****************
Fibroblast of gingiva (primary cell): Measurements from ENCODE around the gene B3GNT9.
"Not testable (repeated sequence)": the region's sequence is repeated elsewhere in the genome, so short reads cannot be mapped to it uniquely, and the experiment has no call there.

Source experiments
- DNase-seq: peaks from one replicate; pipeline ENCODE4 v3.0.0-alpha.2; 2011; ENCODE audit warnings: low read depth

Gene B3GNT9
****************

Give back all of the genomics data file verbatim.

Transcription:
Fibroblast of gingiva (primary cell): Measurements from ENCODE around the gene B3GNT9.
"Not testable (repeated sequence)": the region's sequence is repeated elsewhere in the genome, so short reads cannot be mapped to it uniquely, and the experiment has no call there.

Source experiments
- DNase-seq: peaks from one replicate; pipeline ENCODE4 v3.0.0-alpha.2; 2011; ENCODE audit warnings: low read depth

Gene B3GNT9